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We’re Working Collaboratively to Create a College Path for Foster High School Students

The Wisconsin Association of Independent Colleges and Universities (WAICU) and our member colleges and universities work closely with our Wisconsin Technical College System (WTCS) partners in support of a variety of student populations.

WAICU is currently partnering with WTCS on another important initiative to support current and former foster youth students and their aspirations to enroll in higher education and persist to graduation. Statistics show that 80 percent of foster youth surveyed wish to pursue higher education after high school graduation, but only about 13 percent enroll.

Sadly, among all foster youth, only 3 to 4 percent obtain a four-year college degree. To support the dreams and aspirations of these students, WAICU and WTCS have partnered together to remove barriers and to provide a guided transition to a higher education experience.

Our institutions understand that to reach foster youth, it is critical to engage with them well before they graduate from high school. That is why two WAICU institutions, St. Norbert College and Lakeland University, and two WTCS institutions, Northeastern Wisconsin Technical College and Lakeshore Technical College, are piloting partnerships to build needed support for foster youth students while still in high school through preestablished dual enrollment programs.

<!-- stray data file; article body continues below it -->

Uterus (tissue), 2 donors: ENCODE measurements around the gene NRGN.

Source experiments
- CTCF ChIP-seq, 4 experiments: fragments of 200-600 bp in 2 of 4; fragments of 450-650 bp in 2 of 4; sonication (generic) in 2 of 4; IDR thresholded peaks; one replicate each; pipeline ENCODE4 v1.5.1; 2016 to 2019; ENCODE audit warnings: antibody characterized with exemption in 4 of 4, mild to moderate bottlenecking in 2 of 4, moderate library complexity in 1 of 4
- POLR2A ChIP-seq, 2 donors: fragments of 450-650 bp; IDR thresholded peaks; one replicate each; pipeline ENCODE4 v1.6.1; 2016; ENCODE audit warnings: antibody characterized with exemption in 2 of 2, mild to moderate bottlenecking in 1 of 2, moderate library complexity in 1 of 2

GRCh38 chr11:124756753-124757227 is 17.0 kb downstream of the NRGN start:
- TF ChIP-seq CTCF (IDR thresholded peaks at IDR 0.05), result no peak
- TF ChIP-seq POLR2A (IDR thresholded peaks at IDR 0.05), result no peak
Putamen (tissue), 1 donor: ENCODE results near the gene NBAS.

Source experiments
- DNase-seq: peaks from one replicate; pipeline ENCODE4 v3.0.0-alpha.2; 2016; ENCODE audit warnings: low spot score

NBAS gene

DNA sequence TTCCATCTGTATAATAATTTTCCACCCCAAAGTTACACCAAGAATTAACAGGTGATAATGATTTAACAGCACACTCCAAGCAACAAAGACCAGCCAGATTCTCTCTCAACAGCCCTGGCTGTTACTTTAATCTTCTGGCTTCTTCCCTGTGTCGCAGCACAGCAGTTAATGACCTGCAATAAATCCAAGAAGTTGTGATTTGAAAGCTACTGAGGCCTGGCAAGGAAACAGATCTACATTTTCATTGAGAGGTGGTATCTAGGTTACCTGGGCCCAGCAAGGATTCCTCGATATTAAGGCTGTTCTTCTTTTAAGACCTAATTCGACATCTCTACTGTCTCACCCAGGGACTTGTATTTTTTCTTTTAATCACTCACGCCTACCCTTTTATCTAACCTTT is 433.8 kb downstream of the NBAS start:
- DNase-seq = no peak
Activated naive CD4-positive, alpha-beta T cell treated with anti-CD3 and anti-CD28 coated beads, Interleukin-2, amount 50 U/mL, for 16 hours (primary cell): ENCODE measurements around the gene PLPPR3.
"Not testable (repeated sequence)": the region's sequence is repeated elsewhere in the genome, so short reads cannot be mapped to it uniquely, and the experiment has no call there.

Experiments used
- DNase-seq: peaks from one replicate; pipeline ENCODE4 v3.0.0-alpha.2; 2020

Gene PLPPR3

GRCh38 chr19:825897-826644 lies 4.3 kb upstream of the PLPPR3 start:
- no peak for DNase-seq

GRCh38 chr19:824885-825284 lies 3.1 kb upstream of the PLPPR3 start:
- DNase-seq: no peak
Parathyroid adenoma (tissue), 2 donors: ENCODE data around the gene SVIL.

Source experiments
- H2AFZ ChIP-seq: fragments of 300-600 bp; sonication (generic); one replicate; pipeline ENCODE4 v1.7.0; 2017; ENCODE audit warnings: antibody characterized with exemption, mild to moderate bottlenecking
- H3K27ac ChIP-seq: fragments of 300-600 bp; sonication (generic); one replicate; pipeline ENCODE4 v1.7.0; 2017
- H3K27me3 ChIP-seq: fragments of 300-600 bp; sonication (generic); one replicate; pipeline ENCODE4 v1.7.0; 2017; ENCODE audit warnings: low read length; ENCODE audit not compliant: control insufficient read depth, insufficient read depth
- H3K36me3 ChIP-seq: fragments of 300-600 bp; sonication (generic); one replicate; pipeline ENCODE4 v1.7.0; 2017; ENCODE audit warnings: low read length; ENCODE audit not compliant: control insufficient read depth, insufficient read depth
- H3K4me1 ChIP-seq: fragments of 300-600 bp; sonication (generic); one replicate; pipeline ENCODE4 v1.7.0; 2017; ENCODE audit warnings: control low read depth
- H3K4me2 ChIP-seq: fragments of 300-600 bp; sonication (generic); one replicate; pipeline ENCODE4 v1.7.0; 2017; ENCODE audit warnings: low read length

When a student enrolls at a Wisconsin technical college, the partner then provides a supported handoff for these students to the WAICU-member campus in support of a degree pathway. We hope to replicate this partnership through the state.

WAICU members and Wisconsin Technical Colleges have identified trust- ed stakeholders working closely with foster youth students, such as independent living coordinators, local Court Appointed Special Advocates (CASA) organizations, guidance counselors, career coaches, foster care coordinators, teachers, CESAs, and other groups to share information on college opportunities while students are still in high school.

Our partners have also found that it can be difficult to engage a population of students that are not often trusting, given the many disappointments and changes they have experienced. Therefore, as part of this process, we continue to engage foster youth students to share their experiences.

As is said in the foster youth community—nothing about us, without us—reinforcing that unless the youth we hope to support are engaged in the solution, we will be unable to address the persistently low college enrollment and attainment rates.

Higher education represents an opportunity for all students to define and redefine who they are and what they want to become. Our members stand ready to support career aspirations and self-actualization for a population that has been shuffled through systems and who seek belonging and opportunity.